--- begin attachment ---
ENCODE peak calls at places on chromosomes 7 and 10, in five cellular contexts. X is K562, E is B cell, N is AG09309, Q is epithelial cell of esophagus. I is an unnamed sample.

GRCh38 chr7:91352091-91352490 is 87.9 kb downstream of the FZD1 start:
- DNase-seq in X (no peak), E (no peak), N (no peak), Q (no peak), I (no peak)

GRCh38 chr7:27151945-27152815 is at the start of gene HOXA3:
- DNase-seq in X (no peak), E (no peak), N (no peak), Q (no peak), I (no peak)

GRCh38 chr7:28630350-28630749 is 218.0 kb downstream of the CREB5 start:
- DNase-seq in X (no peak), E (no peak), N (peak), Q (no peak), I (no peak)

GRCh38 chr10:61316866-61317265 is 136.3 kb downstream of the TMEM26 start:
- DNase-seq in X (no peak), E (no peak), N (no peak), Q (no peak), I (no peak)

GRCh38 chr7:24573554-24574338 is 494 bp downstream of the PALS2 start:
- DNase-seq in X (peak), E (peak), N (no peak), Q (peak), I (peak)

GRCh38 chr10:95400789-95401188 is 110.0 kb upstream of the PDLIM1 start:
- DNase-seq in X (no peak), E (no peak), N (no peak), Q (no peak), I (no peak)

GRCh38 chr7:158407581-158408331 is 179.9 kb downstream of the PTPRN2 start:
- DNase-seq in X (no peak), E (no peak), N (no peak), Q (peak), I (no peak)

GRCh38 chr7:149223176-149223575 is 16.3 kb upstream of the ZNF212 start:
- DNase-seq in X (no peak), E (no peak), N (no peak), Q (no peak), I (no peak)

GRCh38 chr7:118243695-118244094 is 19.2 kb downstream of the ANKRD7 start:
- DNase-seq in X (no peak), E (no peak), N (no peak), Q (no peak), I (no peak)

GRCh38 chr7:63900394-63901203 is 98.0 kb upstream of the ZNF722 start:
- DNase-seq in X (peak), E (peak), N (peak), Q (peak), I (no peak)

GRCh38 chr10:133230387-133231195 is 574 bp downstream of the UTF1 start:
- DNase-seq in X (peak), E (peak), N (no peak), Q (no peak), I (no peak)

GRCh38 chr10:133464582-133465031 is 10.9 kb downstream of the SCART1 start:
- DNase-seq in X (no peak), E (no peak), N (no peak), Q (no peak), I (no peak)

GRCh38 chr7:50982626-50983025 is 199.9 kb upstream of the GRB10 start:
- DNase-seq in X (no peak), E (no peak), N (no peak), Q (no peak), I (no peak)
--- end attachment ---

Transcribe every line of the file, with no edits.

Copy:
ENCODE peak calls at places on chromosomes 7 and 10, in five cellular contexts. X is K562, E is B cell, N is AG09309, Q is epithelial cell of esophagus. I is an unnamed sample.

GRCh38 chr7:91352091-91352490 is 87.9 kb downstream of the FZD1 start:
- DNase-seq in X (no peak), E (no peak), N (no peak), Q (no peak), I (no peak)

GRCh38 chr7:27151945-27152815 is at the start of gene HOXA3:
- DNase-seq in X (no peak), E (no peak), N (no peak), Q (no peak), I (no peak)

GRCh38 chr7:28630350-28630749 is 218.0 kb downstream of the CREB5 start:
- DNase-seq in X (no peak), E (no peak), N (peak), Q (no peak), I (no peak)

GRCh38 chr10:61316866-61317265 is 136.3 kb downstream of the TMEM26 start:
- DNase-seq in X (no peak), E (no peak), N (no peak), Q (no peak), I (no peak)

GRCh38 chr7:24573554-24574338 is 494 bp downstream of the PALS2 start:
- DNase-seq in X (peak), E (peak), N (no peak), Q (peak), I (peak)

GRCh38 chr10:95400789-95401188 is 110.0 kb upstream of the PDLIM1 start:
- DNase-seq in X (no peak), E (no peak), N (no peak), Q (no peak), I (no peak)

GRCh38 chr7:158407581-158408331 is 179.9 kb downstream of the PTPRN2 start:
- DNase-seq in X (no peak), E (no peak), N (no peak), Q (peak), I (no peak)

GRCh38 chr7:149223176-149223575 is 16.3 kb upstream of the ZNF212 start:
- DNase-seq in X (no peak), E (no peak), N (no peak), Q (no peak), I (no peak)

GRCh38 chr7:118243695-118244094 is 19.2 kb downstream of the ANKRD7 start:
- DNase-seq in X (no peak), E (no peak), N (no peak), Q (no peak), I (no peak)

GRCh38 chr7:63900394-63901203 is 98.0 kb upstream of the ZNF722 start:
- DNase-seq in X (peak), E (peak), N (peak), Q (peak), I (no peak)

GRCh38 chr10:133230387-133231195 is 574 bp downstream of the UTF1 start:
- DNase-seq in X (peak), E (peak), N (no peak), Q (no peak), I (no peak)

GRCh38 chr10:133464582-133465031 is 10.9 kb downstream of the SCART1 start:
- DNase-seq in X (no peak), E (no peak), N (no peak), Q (no peak), I (no peak)

GRCh38 chr7:50982626-50983025 is 199.9 kb upstream of the GRB10 start:
- DNase-seq in X (no peak), E (no peak), N (no peak), Q (no peak), I (no peak)